Employee Engagement and The Power Of Wholeheartedness

I was in the doctor’s office the other day for my annual physical. The receptionist at the front desk was absorbed in her computer work and did not see me come in.

“I have an appointment to see the doctor.” I said, politely interrupting her.

Without a response, and barely looking up from her computer, she handed me a card with a number on it. Take this to room #17. Put it in the basket outside the door and take a seat.”

No smile. No greeting. No hello. It put me in mind of the many “robotic” employees that I see in many workplaces who exude dissatisfaction in their jobs.

As I sat and waited for the doctor, a series of questions ran through my mind:

  • How would it be to go to work every day and spend so many hours in a state of unhappiness and lack of engagement?
  • Is the detached behavior of such employees an expression of the culture they work in, or are they actually creating the culture?
  • How much is their lack of engagement reflective of the culture, and how much is reflective of their own life? Most people I meet who are disengaged in their work are also disengaged in their personal life.
  • How could I have been more caring toward this kind of employee? It always seems easier to be a critic than to be a solution maker.

Who really suffers when employees aren’t engaged? Not the customer. Five seconds with a miserable employee isn’t going to affect my life too much. Not the organization or their colleagues. When you are around disengaged people, you just tend to disengage from them. If an employee is miserable all day, they are miserable, for the most part, by themself.

I believe the biggest cost to employee disengagement is to the employee. They have to live with themselves. They are they ones who spend thousands of hours at this thing called “a job,” and if they aren’t finding a way to make it a joyful experience, they are the one to ultimately suffer.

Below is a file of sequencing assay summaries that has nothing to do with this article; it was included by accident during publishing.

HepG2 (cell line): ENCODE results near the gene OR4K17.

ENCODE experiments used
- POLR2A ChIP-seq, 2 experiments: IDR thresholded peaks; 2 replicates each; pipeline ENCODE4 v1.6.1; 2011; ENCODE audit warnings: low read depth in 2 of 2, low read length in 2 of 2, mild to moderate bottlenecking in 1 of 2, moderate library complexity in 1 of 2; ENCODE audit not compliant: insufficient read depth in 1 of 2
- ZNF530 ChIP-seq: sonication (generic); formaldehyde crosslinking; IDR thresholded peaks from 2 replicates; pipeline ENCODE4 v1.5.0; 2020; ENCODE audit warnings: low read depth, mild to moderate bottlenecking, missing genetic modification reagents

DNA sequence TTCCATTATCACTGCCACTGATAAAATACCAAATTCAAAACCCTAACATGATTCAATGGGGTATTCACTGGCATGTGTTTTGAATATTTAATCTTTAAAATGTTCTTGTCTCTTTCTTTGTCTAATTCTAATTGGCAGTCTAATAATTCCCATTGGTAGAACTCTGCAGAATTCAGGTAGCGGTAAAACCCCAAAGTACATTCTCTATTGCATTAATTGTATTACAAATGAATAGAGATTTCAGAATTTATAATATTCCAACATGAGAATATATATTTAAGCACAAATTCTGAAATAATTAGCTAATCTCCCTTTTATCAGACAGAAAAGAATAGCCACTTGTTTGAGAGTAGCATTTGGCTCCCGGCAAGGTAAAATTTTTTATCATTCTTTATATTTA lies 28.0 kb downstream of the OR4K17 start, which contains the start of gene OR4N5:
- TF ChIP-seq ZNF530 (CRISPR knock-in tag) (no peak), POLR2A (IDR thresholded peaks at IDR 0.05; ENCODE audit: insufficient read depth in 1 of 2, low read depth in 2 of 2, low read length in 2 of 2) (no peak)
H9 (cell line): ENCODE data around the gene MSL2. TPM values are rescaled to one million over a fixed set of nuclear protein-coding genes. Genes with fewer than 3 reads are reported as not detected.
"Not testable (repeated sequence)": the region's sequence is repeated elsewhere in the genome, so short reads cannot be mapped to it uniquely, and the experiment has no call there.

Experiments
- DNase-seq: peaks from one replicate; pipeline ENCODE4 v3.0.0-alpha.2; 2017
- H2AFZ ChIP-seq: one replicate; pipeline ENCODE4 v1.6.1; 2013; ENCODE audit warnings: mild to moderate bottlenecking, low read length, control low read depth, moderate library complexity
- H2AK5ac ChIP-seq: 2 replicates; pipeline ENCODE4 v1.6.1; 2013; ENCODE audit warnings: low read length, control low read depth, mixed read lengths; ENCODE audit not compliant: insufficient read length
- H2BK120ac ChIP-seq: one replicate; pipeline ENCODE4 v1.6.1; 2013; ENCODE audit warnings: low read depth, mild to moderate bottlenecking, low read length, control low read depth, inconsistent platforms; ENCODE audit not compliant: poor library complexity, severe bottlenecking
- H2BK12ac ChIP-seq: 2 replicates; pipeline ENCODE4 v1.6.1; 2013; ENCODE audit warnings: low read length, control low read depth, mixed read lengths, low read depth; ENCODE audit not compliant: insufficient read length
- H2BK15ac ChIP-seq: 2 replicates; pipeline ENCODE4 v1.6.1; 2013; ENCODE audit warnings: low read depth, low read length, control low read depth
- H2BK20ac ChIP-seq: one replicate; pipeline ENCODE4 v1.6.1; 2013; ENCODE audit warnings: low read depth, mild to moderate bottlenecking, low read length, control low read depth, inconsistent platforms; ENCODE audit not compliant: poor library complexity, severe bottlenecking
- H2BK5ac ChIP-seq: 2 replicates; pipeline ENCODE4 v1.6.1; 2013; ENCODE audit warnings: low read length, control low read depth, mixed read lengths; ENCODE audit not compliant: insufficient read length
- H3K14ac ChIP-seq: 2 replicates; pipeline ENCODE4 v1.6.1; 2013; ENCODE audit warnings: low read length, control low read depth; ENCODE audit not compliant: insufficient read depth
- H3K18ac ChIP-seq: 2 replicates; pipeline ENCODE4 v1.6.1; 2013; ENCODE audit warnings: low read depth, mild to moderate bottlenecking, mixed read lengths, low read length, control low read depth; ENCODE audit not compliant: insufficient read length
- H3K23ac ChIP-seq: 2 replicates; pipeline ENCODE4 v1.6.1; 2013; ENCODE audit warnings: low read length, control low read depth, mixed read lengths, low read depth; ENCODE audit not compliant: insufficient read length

If you are waiting for someone to get you engaged in your job, you’ll soon learn that waiting is not a very good strategy. You ultimately have to take responsibility for your own happiness and engagement at work. No one else is going to do it for you.

Certainly a boss and the culture make a difference, and when I work with positional leaders, managers, and supervisors, I tell them so. Bosses have a responsibility to create an environment worth working in. But it isn’t all up to boss. Bosses and employees share the responsibility.

I have five suggestions for living a wholehearted life:

  1. Decide that all blame is a waste of time. Being a wholehearted employee and a wholehearted person starts with a decision. “If it is to be, let it begin with me,” is a good slogan here. If you aren’t wholehearted in what you do, identify the obstacles and work toward overcoming them. Take a good honest look at yourself and ask, “Is it the job that needs changing, or is it my attitude?”
  2. Be a purpose-driven-person. Create an inspiring vision to get yourself out of bed in the morning. Martin Luther King had a prayer to start every day: “Use me God. Show me how to take who I am, who I want to be, and what I can do, and use it for a purpose greater than myself.”
  3. Make a point to create value everywhere you go. Every conversation. Every interaction. Every contact. Create an opportunity to make the life of another person better or the situation improved. Be a problem solver rather than a problem maker. Zig Ziglar once said, “You can have everything in life you want, if you will just help enough other people get what they want.”
  4. If your job doesn’t inspire you (and even if it does) find something to do when you are home that feeds your soul and helps you come alive. Howard Thurman, the African American author, philosopher, and civil rights leader, said, “Don’t ask what the world needs. Ask what makes you come alive, and go do it. Because what the world needs is people who have come alive.”
  5. Try something new. Break out of the box. Do something uncharacteristic for you. Take up Aikido. Skydive. Sign up for a ballroom dance class. Do something where you are a beginner, and take some risks. There’s nothing more enlivening that getting out of your comfort zone and breaking through some fears. Nothing like an adventure to get your adrenaline going, your energy moving, and your heart open.